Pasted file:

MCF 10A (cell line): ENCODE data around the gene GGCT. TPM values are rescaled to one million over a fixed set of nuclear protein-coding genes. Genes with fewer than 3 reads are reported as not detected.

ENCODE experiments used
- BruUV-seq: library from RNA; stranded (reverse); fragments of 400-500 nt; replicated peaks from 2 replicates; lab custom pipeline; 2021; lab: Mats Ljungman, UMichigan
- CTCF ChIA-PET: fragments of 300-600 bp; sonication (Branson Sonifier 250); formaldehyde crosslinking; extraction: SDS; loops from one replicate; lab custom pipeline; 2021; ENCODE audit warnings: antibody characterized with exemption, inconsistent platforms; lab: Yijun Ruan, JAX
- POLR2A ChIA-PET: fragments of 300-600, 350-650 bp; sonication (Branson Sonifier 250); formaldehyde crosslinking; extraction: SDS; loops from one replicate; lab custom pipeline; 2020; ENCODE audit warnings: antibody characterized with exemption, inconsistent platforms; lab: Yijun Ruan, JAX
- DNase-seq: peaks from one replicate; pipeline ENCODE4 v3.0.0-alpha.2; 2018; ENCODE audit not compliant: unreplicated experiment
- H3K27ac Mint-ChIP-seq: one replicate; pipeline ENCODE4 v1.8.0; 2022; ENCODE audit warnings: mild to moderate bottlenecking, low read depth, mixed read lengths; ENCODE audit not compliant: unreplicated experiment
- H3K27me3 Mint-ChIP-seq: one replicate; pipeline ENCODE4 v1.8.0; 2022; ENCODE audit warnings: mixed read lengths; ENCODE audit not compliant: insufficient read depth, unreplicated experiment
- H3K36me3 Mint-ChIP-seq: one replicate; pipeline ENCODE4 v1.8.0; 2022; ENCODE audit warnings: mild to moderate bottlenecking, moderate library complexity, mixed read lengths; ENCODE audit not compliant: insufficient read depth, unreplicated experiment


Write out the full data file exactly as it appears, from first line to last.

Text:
MCF 10A (cell line): ENCODE data around the gene GGCT. TPM values are rescaled to one million over a fixed set of nuclear protein-coding genes. Genes with fewer than 3 reads are reported as not detected.

ENCODE experiments used
- BruUV-seq: library from RNA; stranded (reverse); fragments of 400-500 nt; replicated peaks from 2 replicates; lab custom pipeline; 2021; lab: Mats Ljungman, UMichigan
- CTCF ChIA-PET: fragments of 300-600 bp; sonication (Branson Sonifier 250); formaldehyde crosslinking; extraction: SDS; loops from one replicate; lab custom pipeline; 2021; ENCODE audit warnings: antibody characterized with exemption, inconsistent platforms; lab: Yijun Ruan, JAX
- POLR2A ChIA-PET: fragments of 300-600, 350-650 bp; sonication (Branson Sonifier 250); formaldehyde crosslinking; extraction: SDS; loops from one replicate; lab custom pipeline; 2020; ENCODE audit warnings: antibody characterized with exemption, inconsistent platforms; lab: Yijun Ruan, JAX
- DNase-seq: peaks from one replicate; pipeline ENCODE4 v3.0.0-alpha.2; 2018; ENCODE audit not compliant: unreplicated experiment
- H3K27ac Mint-ChIP-seq: one replicate; pipeline ENCODE4 v1.8.0; 2022; ENCODE audit warnings: mild to moderate bottlenecking, low read depth, mixed read lengths; ENCODE audit not compliant: unreplicated experiment
- H3K27me3 Mint-ChIP-seq: one replicate; pipeline ENCODE4 v1.8.0; 2022; ENCODE audit warnings: mixed read lengths; ENCODE audit not compliant: insufficient read depth, unreplicated experiment
- H3K36me3 Mint-ChIP-seq: one replicate; pipeline ENCODE4 v1.8.0; 2022; ENCODE audit warnings: mild to moderate bottlenecking, moderate library complexity, mixed read lengths; ENCODE audit not compliant: insufficient read depth, unreplicated experiment